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Pakistan intelligence services allow terrorists to slaughter Shia Muslims – Press TV’s report

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Pakistan intelligence services allow terrorists to slaughter Shia Muslims: Ali Wasif

Pakistan’s intelligence agencies have allowed terrorists to kill Shia Muslims across the violence-wracked Pakistan since the mid-1980’s.

In the background to this, the outlawed Pakistani terrorist group Lashkar-e-Jhangvi claimed responsibility for a bomb attack on Saturday that killed at least 81 people, including women and children, and injured nearly 200 others in a predominant Shia Muslim populated area near the city of Quetta in Pakistan’s southwestern Balochistan Province.

Press TV has interviewed Syed Ali Wasif, president of the Society for International Reforms and Research, from Washington to find out more about this issue. The following is an approximate transcription of the interview.

Press TV: Mr Wasif, just how vulnerable is the Shia community in Pakistan?

Wasif: Unfortunately, this act of terrorism against the Shias of Pakistan has been going on for almost two decades now. These acts actually are an important part of Pakistan’s domestic policy by its military. These are not random acts but are totally planned killings and genocide of the Shias by Pakistan’s military in the name of Jihad.

The forces behind these killings are Pakistan’s intelligence agencies, its military and the top civil bureaucracy as well. Pakistan’s media is totally complicit with this kind of situation.

These kind of attacks are actually in the name of a strategic death in Afghanistan by the so-called military’s perception of making a breakthrough into Afghanistan to consolidate its northern borders in Afghanistan and through Afghanistan against the Indian onslaught.

This is a myth not a reality. It’s a totally utopian concept of defense made by Pakistan’s military intelligencia. It has nothing to do with the practical aspects of Pakistan’s national security.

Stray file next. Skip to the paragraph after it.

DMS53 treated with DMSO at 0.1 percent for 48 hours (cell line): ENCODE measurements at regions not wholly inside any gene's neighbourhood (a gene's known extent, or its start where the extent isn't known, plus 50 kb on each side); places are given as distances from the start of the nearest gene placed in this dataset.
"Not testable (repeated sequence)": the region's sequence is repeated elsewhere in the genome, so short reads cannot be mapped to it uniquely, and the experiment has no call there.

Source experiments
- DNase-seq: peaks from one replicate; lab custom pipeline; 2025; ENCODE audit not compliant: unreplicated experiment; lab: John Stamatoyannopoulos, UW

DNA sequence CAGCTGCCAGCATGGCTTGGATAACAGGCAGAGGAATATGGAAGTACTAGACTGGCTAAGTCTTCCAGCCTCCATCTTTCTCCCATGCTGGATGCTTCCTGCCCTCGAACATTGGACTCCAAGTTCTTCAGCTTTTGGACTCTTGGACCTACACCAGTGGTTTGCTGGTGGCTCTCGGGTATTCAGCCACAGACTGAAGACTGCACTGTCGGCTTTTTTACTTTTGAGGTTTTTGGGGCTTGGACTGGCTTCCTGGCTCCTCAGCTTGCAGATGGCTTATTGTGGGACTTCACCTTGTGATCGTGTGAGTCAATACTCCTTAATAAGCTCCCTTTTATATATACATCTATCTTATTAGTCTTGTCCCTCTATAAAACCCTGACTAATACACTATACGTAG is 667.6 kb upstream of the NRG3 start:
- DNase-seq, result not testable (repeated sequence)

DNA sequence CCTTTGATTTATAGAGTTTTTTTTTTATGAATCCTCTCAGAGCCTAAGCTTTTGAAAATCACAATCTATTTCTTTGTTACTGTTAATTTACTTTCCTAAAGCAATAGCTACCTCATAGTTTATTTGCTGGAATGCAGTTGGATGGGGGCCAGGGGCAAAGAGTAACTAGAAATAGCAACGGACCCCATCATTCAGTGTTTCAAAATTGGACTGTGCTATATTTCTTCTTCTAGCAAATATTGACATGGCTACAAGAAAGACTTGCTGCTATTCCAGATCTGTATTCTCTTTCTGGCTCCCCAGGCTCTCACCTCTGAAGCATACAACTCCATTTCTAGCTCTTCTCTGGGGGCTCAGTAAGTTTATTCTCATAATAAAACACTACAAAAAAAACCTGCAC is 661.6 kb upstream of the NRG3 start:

Press TV: Mr. Wasif, why isn’t the government doing anything? We hear that the Lashkar-e-Jhangvi terrorism outfit has claimed responsibility for this. First of all, who is this Lashkar-e-Jhangvi outfit serving? Second, just tell us more about the history of this outfit.

Wasif: Lashkar-e-Jhangvi is a splinter group of the Sipah-e-Sahaba Pakistan (SSP) organization, a terrorist outfit as well, established in the mid-80s by the then President of Pakistan, the military dictator of the Pakistani province of Punjab in the mid-80s.

This Lashkar-e-Jhangvi is a splinter group of the Sipah-e-Sahaba, which was established by the Pakistani’s military elite in that era.

These are the people, Lashkar-e-Jhangvi, the Sipah-e-Sahaba and all those jihadi organizations are basically in connivance with the military’s policies to crush the Shias there in Pakistan. These actions are totally against the terrorist policies of al-Qaeda, Taliban and other terrorists engaged in terrorist activities against India, the United States and all other countries there, especially those in Afghanistan.

Lashkar-e-Jhangvi was basically established in the name of the assassinated chief of the Sipah-e-Sahaba in the mid-80s — Maulana Jhangvi who was assassinated in the Punjab province in the late 80s.

These are the people who are now being sheltered and patronized by the military organizations of Pakistan, especially the ISI (Inter-Services Intelligence). They work under the patronage of the ISI. Otherwise how could they have received such an amount of munitions and explosive material and financial aid without the supply from the intelligence agencies in Pakistan?

They are the people who at times work on behalf of al-Qaeda, on behalf Taliban and at times they work on their own behalf’s against the Shias there.